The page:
Blog/News

Review: International Trade

Viviane Simond, Express Trade Capital

The international market is in a particularly remarkable state of flux due to a wide range of contributing factors. Between the effects of climate change, political upheaval, and shifting consumer habits, the future of international trade has seldom been so uncertain.

Climate change may prove to be the most pervasive influence on the international market at large. Recent studies predict that climate change will generate violent storms and intense flooding that could damage ports, railways, roads, and harvests in high-traffic areas. Our ever-increasing reliance on global trade routes compounds the difficulties governments face in their attempts to manage the effects of climate change. This combined effect of growing demand and dwindling supply threatens to create raw material shortages and unexpected price hikes.

Climate change causes harvests to be more variable, which threatens the reliability and integrity of the infrastructure on which international trade depends. There are fourteen major choke points around the world (including the US Rail Network, Panama, Suez-Canal, etc.) that are vital to adequate distribution of food supplies. The US, Brazil, and Black Sea collectively account for about 53% of global exports including dietary staples like wheat, rice, maize, and soybeans. Any major obstructions to one or more of these choke points could lead to a supply shortage and price spiking. These issues may risk systemic stability and human security in the world’s most insecure and politically unpredictable regions if governments don’t devote significant resources to solutions. Thirteen choke points have been subject to closure or significant traffic restriction over the past 15 years.

Terrorism, even just one instance in one location, can hinder international trade throughout an entire region. Attacks also affect long term economic activity, since trade is typically condensed for about five years after an attack takes place. Counter-terrorism efforts delay shipments, which hurts vendors, buyers and shippers alike. As a result, transactions take significantly longer. Food products become much more susceptible to shipping delays and supply chains are disrupted due to tighter border regulations. Unfortunately, these delays can be extremely expensive.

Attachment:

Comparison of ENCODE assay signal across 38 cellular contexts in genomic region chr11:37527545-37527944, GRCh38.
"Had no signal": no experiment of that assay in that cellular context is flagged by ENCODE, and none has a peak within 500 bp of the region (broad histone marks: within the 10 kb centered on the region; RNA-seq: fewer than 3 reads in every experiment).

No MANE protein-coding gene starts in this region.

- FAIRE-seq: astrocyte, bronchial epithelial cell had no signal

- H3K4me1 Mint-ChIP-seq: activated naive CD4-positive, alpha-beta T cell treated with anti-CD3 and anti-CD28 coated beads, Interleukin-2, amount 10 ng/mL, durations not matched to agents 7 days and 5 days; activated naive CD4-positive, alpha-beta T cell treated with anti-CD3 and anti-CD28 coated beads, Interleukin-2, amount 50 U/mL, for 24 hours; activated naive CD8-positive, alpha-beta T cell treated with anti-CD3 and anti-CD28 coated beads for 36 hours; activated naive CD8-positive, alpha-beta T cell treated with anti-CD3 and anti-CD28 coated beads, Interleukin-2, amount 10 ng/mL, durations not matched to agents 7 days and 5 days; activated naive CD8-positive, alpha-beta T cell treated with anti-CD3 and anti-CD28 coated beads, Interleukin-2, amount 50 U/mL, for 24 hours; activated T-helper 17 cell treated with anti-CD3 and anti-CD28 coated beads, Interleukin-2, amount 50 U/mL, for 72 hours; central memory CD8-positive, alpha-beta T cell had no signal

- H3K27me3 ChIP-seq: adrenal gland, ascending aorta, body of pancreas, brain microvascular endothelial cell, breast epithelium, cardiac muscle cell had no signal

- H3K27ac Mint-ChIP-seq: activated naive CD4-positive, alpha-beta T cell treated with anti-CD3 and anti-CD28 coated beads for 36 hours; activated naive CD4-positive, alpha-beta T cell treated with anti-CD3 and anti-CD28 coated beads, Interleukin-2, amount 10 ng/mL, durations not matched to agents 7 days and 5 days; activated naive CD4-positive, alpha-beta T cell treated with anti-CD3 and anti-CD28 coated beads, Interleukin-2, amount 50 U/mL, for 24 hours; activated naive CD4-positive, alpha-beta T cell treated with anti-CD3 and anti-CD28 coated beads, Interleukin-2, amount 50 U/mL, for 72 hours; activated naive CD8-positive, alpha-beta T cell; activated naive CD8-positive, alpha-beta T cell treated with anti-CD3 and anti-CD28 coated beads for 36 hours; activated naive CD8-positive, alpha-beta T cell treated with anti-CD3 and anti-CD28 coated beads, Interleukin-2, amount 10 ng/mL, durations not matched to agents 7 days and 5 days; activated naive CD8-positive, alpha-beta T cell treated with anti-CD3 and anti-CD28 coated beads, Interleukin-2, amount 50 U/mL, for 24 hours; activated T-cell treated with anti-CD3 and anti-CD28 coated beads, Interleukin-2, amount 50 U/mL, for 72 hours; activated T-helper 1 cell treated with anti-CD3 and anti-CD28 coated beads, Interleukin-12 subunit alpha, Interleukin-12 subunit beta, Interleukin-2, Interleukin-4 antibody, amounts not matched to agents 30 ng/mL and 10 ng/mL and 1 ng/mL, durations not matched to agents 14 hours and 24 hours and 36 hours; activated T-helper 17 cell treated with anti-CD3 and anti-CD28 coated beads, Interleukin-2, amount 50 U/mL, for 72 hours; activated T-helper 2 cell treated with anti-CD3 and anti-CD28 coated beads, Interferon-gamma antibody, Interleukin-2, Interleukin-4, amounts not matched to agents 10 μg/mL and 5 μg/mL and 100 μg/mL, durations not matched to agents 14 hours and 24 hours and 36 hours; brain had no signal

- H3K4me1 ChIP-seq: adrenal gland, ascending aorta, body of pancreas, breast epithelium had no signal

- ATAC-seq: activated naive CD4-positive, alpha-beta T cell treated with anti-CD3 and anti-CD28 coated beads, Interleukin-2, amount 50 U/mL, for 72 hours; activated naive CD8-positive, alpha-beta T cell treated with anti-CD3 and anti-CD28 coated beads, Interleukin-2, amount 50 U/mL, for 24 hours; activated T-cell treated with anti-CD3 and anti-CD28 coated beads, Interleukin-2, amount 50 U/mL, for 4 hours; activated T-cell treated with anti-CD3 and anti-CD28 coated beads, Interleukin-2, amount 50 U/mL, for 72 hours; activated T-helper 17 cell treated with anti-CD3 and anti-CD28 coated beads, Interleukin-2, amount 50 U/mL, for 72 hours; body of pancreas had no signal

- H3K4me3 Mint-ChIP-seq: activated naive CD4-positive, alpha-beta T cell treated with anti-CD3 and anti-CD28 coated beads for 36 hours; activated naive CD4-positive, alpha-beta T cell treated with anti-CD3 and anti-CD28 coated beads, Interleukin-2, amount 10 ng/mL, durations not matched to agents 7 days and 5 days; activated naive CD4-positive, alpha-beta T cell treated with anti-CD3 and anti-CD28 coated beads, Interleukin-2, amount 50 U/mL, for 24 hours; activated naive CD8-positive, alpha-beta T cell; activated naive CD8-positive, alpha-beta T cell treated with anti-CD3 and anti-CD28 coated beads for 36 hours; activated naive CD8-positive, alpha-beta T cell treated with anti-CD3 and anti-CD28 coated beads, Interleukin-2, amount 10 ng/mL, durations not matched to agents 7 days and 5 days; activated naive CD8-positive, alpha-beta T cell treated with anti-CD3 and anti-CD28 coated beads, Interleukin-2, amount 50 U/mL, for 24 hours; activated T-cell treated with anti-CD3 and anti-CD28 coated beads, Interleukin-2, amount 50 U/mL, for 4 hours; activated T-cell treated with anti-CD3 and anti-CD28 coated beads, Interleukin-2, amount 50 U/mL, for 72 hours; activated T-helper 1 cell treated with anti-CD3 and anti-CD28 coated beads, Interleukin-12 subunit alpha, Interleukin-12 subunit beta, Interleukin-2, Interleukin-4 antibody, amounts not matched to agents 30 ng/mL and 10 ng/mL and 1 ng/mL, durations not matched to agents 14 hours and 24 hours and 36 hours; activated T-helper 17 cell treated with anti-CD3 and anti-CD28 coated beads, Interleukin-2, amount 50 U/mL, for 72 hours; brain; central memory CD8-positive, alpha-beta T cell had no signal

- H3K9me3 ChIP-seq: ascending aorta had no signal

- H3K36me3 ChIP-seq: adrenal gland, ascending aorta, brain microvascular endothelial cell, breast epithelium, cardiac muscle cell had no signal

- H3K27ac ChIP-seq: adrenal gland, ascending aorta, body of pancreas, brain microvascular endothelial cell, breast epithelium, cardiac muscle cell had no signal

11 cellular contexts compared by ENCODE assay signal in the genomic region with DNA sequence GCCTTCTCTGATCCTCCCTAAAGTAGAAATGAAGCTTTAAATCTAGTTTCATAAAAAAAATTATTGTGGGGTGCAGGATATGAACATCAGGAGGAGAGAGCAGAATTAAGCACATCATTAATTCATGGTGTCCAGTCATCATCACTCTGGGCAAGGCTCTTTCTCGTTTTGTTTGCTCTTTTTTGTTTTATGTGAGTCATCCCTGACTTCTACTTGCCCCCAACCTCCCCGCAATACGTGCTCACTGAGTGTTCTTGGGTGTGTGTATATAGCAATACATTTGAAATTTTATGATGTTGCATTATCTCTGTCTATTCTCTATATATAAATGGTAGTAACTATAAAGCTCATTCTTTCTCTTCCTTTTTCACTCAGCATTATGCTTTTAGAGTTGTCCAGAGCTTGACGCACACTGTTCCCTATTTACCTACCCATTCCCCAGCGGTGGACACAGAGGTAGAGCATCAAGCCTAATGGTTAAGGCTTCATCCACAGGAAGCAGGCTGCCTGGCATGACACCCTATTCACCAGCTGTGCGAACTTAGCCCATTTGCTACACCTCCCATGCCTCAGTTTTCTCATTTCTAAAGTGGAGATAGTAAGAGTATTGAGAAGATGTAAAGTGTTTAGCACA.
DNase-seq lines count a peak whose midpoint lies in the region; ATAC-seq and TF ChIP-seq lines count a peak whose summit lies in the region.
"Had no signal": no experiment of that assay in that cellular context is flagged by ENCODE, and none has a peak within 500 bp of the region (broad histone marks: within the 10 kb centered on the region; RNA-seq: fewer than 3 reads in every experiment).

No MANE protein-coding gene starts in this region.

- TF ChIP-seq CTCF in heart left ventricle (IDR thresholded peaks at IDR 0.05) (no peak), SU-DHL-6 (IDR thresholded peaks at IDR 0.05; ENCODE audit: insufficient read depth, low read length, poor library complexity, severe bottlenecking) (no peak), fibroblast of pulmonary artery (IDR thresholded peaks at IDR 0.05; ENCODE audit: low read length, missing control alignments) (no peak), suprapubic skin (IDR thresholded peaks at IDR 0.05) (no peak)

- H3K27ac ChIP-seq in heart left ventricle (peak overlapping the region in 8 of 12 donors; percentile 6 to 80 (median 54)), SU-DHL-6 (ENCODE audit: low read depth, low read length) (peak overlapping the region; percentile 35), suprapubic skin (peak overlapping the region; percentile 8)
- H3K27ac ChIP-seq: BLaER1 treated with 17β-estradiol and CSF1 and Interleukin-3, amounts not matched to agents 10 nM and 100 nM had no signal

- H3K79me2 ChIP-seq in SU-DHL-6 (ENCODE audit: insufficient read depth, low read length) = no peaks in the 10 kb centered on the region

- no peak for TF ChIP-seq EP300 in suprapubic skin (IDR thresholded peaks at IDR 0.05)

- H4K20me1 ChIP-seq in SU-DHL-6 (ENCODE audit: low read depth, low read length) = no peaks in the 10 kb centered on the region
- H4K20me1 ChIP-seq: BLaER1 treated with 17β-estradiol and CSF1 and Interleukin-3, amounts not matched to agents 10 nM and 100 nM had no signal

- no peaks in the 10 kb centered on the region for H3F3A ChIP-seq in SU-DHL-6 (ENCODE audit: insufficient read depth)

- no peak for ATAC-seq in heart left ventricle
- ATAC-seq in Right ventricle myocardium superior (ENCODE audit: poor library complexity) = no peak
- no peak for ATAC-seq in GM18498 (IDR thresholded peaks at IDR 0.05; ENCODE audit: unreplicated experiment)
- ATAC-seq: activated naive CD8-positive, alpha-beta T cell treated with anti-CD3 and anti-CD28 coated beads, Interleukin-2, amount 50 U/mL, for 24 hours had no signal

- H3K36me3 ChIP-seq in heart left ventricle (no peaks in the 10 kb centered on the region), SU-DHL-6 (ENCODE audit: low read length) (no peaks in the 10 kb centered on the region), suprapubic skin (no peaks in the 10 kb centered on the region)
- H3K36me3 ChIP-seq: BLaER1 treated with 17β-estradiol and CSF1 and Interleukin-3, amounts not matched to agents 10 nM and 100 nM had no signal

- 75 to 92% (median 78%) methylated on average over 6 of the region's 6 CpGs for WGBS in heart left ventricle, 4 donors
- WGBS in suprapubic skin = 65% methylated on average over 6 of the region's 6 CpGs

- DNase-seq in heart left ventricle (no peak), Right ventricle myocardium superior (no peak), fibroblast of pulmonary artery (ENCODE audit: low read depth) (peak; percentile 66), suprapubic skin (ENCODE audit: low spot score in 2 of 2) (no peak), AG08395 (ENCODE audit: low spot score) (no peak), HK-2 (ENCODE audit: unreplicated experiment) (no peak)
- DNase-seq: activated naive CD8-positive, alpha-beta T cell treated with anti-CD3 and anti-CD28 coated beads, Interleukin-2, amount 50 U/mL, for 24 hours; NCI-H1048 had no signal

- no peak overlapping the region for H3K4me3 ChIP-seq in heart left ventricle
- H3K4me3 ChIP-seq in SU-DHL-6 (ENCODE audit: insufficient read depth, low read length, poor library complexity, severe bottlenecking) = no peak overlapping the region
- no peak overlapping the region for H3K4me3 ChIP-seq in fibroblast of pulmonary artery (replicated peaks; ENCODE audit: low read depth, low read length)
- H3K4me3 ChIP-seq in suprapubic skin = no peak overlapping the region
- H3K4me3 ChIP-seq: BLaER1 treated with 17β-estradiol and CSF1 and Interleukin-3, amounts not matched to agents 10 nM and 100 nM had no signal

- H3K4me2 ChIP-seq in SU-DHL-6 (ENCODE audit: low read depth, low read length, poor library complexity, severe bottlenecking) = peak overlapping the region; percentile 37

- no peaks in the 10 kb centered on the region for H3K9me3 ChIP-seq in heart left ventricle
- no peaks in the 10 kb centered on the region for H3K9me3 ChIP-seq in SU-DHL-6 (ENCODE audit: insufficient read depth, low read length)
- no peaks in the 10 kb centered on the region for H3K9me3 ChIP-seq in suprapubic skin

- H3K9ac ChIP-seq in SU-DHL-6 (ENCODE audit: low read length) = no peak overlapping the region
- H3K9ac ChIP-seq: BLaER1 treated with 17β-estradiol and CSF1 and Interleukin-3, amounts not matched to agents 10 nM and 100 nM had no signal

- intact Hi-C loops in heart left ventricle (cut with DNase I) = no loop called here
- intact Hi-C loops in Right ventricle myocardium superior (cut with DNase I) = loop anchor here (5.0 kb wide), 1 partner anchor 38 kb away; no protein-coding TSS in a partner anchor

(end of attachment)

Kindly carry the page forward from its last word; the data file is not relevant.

In the wake of terrorist attacks, airport security surcharges and insurance premium rates increase, as do shipping and customs requirements, which cause delays and increased trading costs across the board. Unfortunately, non-tariff barriers established in the name of counter-terrorism, like restrictive outsourcing policies, often tend to protect certain industries more effectively than they do individuals. Unrestricted trade enables nations to work together and fuels economic prosperity and development. By reducing trade, counter terrorism policies inadvertently drive a wedge between trading nations and hurt their economies. Consequently, countries that lose money due to trade restrictions are less able to combat terrorism.

Brexit will likely have a massive effect on international trade patterns, depending on how British Parliament implements it. Since immigration concerns were among the primary driving forces behind the Brexit vote, the UK is likely to lose a significant portion of its migrant workforce. This will likely put a damper on productivity, economic growth, and job opportunities. Furthermore Scotland, which voted overwhelmingly to remain in the EU, intends to hold an independence referendum in response to the economic difficulty it will probably suffer as a result of Brexit. This proposed “Scexit” would alter the UK’s political character and potentially increase the rift between the UK and the EU.

During the Brexit proceedings, the UK will have to renegotiate legal framework for their trade relationship with the EU as an outsider. In the process, the EU will probably implement tariffs on UK-produced goods in an attempt to balance the scales. As of now, the UK is still a part of the EU, so British companies can trade with the EU on a tariff and quota free basis. There are rumblings of intimidation tactics between EU countries and the UK, including a possible automotive trade war between the UK and Belgium. Fortunately for the UK, their trade relationship with the US will not be affected. However, when Brexit is fully in place, Europe and the UK’s relationship as well as their trade agreements will probably be quite different.


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Negotiating Payment Terms